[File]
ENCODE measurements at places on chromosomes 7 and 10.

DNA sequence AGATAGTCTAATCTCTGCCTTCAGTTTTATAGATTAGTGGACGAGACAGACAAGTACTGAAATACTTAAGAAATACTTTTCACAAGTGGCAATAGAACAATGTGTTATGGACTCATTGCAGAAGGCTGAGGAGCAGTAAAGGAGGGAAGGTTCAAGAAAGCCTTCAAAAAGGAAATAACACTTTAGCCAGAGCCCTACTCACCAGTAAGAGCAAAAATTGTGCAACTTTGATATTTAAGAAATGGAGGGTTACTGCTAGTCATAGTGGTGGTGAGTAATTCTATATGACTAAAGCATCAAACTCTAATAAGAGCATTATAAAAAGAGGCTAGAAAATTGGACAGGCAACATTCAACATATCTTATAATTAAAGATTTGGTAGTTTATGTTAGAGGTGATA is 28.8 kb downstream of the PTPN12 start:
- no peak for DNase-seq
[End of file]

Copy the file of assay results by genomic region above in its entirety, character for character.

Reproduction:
ENCODE measurements at places on chromosomes 7 and 10.

DNA sequence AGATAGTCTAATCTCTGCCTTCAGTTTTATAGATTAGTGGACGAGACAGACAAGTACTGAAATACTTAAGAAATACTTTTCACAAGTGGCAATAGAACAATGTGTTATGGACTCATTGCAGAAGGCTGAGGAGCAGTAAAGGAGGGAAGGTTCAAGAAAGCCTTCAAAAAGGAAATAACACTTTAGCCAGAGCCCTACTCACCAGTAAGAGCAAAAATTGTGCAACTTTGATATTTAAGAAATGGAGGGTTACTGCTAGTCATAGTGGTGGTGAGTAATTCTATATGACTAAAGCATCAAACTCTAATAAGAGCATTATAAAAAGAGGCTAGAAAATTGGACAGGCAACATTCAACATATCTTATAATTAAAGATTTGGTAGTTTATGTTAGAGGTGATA is 28.8 kb downstream of the PTPN12 start:
- no peak for DNase-seq